Tuesday, June 3, 2008

Portrait #12: Migrant Workers in Qatar

I am in the Gulf region, on a day-long layover in Qatar! So far I've had a 13-hour flight with my video not working (had it worked, it was the largest personal TV screen I'd ever seen and apparently the largest selection of films), been made to stand in several queues which were often the wrong queue but no one would direct me until I got to the front, and am now waiting for a hotel shuttle that will be a while yet. None of these are really worth complaining about, but it's the absolute attitude of disregard by which they've been done that has challenged me to remember to keep a good attitude.

That's actually not too hard to do when there are other people queued up behind me, when it is actually a whole section of seats on the plane that didn't have entertainment, and when I find out that I got a comfy exit-row seat while a semi-disabled elderly Indian woman had to sit in an awkward centre seat.

So, today I'm not portraiting any one person, because no one person has stuck out to me. I'm portraiting a world where my Arabic is useless even though I'm in an Arab country. The various staff who have neglected, ignored and misdirected me come from various countries of East Asia, South Asia and Africa... and a handful from the Middle East. When I stepped out of the airport door I practically stumbled over dozens of men, mostly from India and neighbouring countries, camped out as they await the privilege of being poorly-treated employees in this lush nation of Qatar. No wonder they don't care if I stood on a queue for 20 minutes longer than necessary, or if my bag is heavy!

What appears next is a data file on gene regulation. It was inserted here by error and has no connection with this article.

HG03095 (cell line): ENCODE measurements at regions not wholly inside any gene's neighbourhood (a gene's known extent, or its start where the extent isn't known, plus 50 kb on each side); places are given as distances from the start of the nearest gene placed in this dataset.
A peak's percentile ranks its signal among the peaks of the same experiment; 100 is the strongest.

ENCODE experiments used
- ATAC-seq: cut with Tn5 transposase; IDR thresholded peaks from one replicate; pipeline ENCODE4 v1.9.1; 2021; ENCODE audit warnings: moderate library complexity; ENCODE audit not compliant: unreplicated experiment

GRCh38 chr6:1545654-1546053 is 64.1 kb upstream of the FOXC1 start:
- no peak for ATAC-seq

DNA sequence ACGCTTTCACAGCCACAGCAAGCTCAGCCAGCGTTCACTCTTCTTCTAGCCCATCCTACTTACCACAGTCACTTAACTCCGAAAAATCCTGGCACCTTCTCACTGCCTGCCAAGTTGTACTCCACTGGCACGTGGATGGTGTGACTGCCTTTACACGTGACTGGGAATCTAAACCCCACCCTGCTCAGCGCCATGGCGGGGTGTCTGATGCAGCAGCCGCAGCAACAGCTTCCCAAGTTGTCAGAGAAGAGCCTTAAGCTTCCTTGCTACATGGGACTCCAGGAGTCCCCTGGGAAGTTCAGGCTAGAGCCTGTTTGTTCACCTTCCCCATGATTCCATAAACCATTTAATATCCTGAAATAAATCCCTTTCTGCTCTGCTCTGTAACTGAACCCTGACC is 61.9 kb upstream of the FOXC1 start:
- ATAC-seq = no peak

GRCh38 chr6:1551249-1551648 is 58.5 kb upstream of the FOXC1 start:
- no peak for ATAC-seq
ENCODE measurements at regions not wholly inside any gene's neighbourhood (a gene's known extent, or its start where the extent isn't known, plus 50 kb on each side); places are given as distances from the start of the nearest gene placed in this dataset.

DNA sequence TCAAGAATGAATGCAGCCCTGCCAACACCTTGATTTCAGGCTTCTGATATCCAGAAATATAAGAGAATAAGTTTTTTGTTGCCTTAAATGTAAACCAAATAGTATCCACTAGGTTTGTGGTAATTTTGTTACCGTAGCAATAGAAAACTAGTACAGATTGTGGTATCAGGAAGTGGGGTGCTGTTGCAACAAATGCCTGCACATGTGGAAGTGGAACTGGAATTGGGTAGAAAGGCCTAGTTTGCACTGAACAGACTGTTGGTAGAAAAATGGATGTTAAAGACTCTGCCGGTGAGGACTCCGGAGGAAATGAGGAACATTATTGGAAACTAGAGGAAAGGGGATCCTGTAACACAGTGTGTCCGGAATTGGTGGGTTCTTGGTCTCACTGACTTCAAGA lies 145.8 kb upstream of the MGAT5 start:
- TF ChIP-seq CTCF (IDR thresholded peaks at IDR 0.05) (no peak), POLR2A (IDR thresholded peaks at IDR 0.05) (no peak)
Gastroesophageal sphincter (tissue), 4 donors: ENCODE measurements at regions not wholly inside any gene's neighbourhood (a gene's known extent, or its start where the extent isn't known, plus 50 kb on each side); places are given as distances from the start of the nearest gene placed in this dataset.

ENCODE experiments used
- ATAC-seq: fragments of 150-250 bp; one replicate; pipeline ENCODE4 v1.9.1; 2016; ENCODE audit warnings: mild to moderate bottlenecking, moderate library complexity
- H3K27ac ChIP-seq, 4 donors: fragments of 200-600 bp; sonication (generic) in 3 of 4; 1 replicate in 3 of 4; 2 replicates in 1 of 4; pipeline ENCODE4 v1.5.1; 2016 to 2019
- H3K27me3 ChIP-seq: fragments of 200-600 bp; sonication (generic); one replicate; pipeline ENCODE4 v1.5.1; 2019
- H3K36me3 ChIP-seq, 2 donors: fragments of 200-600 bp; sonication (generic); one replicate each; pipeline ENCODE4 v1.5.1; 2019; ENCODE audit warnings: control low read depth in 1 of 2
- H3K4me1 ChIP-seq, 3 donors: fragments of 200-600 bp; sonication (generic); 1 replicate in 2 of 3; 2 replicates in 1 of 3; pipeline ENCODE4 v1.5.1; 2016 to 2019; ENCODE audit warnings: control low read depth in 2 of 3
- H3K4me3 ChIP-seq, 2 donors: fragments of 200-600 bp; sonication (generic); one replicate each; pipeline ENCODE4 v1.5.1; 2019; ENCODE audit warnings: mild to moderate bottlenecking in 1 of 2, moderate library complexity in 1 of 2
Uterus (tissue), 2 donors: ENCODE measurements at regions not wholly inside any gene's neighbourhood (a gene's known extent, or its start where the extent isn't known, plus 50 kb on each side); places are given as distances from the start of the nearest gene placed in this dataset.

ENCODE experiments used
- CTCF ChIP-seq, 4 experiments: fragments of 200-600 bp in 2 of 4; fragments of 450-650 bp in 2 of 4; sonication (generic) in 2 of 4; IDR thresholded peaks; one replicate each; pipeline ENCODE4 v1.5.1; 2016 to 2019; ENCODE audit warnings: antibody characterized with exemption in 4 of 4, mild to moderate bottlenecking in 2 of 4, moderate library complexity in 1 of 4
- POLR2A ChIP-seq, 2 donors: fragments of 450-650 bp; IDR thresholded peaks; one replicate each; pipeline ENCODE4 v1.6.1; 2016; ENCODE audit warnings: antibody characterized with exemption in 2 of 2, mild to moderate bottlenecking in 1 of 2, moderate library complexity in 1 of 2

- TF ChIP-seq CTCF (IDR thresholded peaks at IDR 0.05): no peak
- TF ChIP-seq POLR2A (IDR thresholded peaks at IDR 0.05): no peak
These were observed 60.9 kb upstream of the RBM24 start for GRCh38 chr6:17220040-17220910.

I found myself observing the interesting nature of relations here between client and service provider. I may never have gotten my in-flight cinema, but whenever I asked, they promised to try to fix it for me and then fed me more food and drink. I may have had to wait patiently behind four men with no visa to get through immigration, but when my turn came they didn't apologise - they just processed my visa efficiently. They promise and they probably deliver. When it works for them. They are gracious and kind - no matter what country they're from! - but not too vested in the final result.

Today, even when I've been treated as crap, I feel like royalty. After all, in the end I win. I'm on my way to the glittery Ramada hotel, airline's treat. I deserve to sit on the sidewalk with the migrant workers, don't I?

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